World Communications Day Dedicated To Slain Journalist

Italy
2006-05-26 00:00:00

Bishop Pedro Arigo of Puerto Princesa has dedicated World Communications Day on May 28 in his western Philippine vicariate to a slain radio broadcaster active in Church movements.

Father Eugene Elivera, director of the local Church´s Social Action and Special Concerns office, told UCA News May 26 that all Masses that Sunday will be dedicated to Fernando Batul, the slain broadcaster. Local Churches celebrate the annual World Communications Day at different times.

During Masses that Sunday parish priests are directed to read Bishop Arigo´s May 23 pastoral letter on the radioman´s killing, Father Elivera added.

Batul, 37, was shot May 22 by two men on a motorcycle while on his way to work at DYPR radio station in Puerto Princesa City, Palawan province, 580 kilometers southwest of Manila.

Three days later, Palawan Chief Superintendent Raul Genio told reporters in Manila that Batul, in his radio program, often criticized police officer Aaron Golipardo for "gun-toting." Genio arrested Golipardo after witnesses identified the police officer as one of the two men involved in the shooting. Batul, a former vice mayor, also criticized Mayor Edward Hagedorn of Puerto Princesa.

Bishop Arigo, whose vicariate serves Palawan province, issued a pastoral letter the day after Batul was killed. In a copy sent to UCA News, the bishop condemned "in the strongest possible terms the heinous murder." He demanded justice for Batul "and for all martyrs in the media."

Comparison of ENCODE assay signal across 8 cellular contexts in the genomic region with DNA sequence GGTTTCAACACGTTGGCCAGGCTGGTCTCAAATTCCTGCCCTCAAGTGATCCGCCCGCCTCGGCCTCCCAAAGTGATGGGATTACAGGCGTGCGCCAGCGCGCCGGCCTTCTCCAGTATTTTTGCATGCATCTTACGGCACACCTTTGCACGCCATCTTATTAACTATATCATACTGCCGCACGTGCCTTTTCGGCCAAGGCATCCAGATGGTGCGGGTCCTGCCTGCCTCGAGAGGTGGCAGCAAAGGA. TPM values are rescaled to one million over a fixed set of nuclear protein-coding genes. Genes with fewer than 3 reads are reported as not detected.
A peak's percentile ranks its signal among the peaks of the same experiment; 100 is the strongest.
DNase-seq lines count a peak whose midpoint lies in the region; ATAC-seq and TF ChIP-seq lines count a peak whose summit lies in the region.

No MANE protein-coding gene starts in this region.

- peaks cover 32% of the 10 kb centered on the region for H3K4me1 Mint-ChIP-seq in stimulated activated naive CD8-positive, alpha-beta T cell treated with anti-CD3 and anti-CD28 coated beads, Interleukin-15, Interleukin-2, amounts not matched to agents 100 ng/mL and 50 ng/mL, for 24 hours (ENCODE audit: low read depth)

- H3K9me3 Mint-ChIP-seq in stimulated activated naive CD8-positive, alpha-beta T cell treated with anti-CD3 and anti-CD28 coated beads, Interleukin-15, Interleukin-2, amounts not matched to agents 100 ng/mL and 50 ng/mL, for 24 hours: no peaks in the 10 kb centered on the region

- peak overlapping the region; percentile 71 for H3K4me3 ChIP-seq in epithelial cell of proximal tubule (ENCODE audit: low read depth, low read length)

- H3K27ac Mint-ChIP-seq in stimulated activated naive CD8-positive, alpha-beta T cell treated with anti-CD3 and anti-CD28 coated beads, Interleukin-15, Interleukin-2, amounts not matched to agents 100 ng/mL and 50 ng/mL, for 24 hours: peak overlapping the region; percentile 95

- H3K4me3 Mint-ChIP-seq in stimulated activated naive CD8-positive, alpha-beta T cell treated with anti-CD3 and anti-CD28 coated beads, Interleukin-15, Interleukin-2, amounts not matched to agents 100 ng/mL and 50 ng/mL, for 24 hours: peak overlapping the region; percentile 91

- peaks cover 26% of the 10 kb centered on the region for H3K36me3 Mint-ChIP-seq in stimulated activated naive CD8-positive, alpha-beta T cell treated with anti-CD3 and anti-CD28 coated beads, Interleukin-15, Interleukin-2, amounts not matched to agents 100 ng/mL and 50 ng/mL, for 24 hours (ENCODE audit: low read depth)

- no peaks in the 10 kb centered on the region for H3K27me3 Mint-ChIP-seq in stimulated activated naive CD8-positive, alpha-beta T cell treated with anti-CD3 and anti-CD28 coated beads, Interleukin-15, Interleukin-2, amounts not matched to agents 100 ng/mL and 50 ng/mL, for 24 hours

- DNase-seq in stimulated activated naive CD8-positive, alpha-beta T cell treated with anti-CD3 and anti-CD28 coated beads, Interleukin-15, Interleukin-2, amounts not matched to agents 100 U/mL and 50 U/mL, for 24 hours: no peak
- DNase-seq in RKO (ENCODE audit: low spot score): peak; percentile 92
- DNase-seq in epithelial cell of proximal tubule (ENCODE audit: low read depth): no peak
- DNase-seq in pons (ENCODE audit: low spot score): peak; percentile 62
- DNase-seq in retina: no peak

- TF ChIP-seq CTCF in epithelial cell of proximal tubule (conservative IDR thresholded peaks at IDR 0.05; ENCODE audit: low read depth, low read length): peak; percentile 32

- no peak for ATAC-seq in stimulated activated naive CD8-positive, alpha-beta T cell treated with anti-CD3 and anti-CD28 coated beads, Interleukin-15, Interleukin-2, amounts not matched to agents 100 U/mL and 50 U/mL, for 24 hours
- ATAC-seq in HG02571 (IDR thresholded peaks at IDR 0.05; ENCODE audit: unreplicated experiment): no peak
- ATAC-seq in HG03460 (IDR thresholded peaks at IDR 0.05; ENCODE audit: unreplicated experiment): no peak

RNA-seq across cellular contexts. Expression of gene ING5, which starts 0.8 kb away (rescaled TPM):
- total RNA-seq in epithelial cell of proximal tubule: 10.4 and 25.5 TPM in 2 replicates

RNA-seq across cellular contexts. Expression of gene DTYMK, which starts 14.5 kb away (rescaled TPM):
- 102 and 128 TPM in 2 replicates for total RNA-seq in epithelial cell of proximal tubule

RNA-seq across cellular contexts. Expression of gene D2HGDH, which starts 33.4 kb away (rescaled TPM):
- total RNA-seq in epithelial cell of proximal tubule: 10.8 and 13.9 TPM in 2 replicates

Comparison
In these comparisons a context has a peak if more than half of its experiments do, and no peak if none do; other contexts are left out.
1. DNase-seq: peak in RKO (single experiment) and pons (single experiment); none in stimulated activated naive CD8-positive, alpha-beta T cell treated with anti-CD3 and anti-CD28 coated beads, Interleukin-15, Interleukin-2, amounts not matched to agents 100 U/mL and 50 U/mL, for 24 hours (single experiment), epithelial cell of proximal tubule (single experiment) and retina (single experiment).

He included Batul among "the ranks of media practitioners martyred for the truth and their crusade against corruption."

The National Union of Journalists of the Philippines lists Batul as the 42nd media person to be slain since President Gloria Macapagal-Arroyo assumed office in 2001.

Bishop Arigo noted that Batul was the first victim from his vicariate, and cited reports saying the broadcaster was the sixth media practitioner killed this year.

On April 24, two grenades were thrown into Batul´s home in Puerto Princesa but failed to detonate, the union reported. The attackers left behind a letter written in red ink threatening Batul to "hold his tongue" or die.

"How can journalists perform their role in an atmosphere of constant fear and violence?" Father Elivera asked.

In his pastoral letter, Bishop Arigo wrote that the Batul killing "violated and shattered the culture of peace of the province." He called the radioman´s murder "an assault not only on the person of Dong (Batul) but also on press freedom, on truth and on clean governance he was advocating."

Ordinary people who aired their grievances and concerns through the radio program are among those violated, added the bishop, who described Batul´s program as "fearless and hard-hitting commentary."

The bishop called on authorities to solve "as soon as possible" the killing and give justice to the aggrieved. "There seems to be a grand sinister devilish plot to silence media men made of stuff like Dong´s and to scare others from exposing the truth and fighting corruption," Bishop Arigo said.

The bishop has led evening Mass after the killing and appealed to people in his homilies to "not let Dong´s death be in vain." He also offered the chancery at Immaculate Conception Cathedral as the venue for Batul´s wake.

Father Elivera described Batul as "very active" in Church movements and religious groups, including Singles for Christ and Opus Dei.

END

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